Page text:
# Integrating both sides of an equation

by Jhdoe   Last Updated February 11, 2019 10:20 AM

Suppose i have

$$g(x)=f(x)$$

Now, i integrate both sides of the equation

$$\int g(x)dx=\int f(x)dx$$

I get:

$$G(x)+C=F(x)+C$$ , where G(x) and F(x) are anti-derivatives.

because G(x) is the area from 0 to x, as F(x), and because g(x)=f(x), then the 2 constants of integration, to me, must be the same. Is it correct ?

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Well, if you say that one function is equal to another function, it means that the result of integration, which is a family of functions that differ only by a constant, of one of the functions will be equal to the result of integration, which is again a family of functions that differ by a constant, of the other one. That's obviously true because the functions are the same.

Let's say we have two functions $$f(x)=x^2+x$$ and $$g(x)=x(x+1)$$. I hope you can see that they are exactly the same function. So, we can write down the following: $$f(x)=g(x)$$. And we also know that $$\int f(x)\,dx=\frac{x^3}{3}+\frac{x^2}{2}+C$$. Then, what will $$\int g(x)\,dx$$ be equal to if we defined $$g(x)$$ to be equal to $$f(x)$$? Well, obviously it's going to be the same family of functions: $$\frac{x^3}{3}+\frac{x^2}{2}+C$$!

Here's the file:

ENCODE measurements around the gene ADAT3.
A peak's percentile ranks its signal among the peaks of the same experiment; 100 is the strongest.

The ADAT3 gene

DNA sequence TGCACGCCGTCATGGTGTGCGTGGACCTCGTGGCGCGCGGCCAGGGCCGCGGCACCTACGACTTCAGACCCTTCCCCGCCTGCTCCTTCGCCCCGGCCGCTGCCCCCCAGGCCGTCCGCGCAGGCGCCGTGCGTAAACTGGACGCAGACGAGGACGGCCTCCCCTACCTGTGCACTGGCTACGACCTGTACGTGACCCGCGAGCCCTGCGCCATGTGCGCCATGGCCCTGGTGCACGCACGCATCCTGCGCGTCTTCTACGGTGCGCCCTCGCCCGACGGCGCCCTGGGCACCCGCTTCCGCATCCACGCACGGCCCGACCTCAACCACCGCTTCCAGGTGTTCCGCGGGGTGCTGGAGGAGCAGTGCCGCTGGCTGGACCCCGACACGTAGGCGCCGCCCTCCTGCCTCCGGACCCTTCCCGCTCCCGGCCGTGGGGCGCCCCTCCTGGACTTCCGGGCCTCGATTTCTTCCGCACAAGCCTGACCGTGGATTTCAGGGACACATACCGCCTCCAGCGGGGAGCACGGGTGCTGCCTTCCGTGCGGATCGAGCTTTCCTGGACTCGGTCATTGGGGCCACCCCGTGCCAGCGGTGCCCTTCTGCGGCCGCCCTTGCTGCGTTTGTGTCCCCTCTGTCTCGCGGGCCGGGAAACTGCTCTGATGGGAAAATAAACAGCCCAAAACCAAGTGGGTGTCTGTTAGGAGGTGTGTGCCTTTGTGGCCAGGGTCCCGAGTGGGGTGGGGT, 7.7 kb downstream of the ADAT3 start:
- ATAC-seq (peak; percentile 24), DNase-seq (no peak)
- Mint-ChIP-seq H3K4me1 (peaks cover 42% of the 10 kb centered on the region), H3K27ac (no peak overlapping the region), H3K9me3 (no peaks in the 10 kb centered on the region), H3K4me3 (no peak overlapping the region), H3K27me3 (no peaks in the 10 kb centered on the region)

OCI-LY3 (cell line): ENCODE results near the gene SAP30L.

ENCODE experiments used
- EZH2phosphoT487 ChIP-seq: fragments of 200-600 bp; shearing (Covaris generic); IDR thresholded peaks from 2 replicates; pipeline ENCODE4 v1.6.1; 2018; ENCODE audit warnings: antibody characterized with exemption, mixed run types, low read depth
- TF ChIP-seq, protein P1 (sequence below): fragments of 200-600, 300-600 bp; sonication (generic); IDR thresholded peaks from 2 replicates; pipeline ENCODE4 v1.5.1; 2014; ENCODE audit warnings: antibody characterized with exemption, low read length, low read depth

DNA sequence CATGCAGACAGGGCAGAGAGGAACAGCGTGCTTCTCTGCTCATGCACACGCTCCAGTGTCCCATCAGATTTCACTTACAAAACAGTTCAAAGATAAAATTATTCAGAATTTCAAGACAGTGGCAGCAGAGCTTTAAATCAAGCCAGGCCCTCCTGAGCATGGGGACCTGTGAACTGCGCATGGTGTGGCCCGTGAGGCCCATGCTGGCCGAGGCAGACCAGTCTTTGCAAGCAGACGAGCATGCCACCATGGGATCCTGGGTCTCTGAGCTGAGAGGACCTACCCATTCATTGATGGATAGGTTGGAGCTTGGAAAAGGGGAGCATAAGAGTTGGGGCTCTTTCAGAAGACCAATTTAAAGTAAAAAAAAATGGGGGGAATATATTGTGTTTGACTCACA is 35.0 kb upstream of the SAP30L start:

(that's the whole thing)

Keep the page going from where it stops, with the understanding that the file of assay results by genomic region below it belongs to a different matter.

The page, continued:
$$\int g(x)\,dx=\int[x(x+1)]\,dx=\int (x^2+x)\,dx=\int f(x)\,dx=\frac{x^3}{3}+\frac{x^2}{2}+C.$$

P.S. Don't confuse two different concepts: the definite integral and the indefinite integral. They're different! There is something that unites them, however, and that something is called the fundamental theorem of calculus.

Mike R.
February 11, 2019 10:07 AM

Nearly, but as the antiderivatives $$F$$ and $$G$$ can themselves differ by a constant, the reasoning can fail.

What you can write is

$$F(x)+C_F=G(x)+C_G$$ and verify the condition at a single point, say

$$F(x_0)+C_F=G(x_0)+C_G.$$

Now it holds for all $$x$$.

In other words, subtracting both,

$$F(x)-F(x_0)=G(x)-G(x_0)$$

or

$$\int_{x_0}^x f(t)\,dt=\int_{x_0}^x g(t)\,dt.$$

Yves Daoust
February 11, 2019 10:19 AM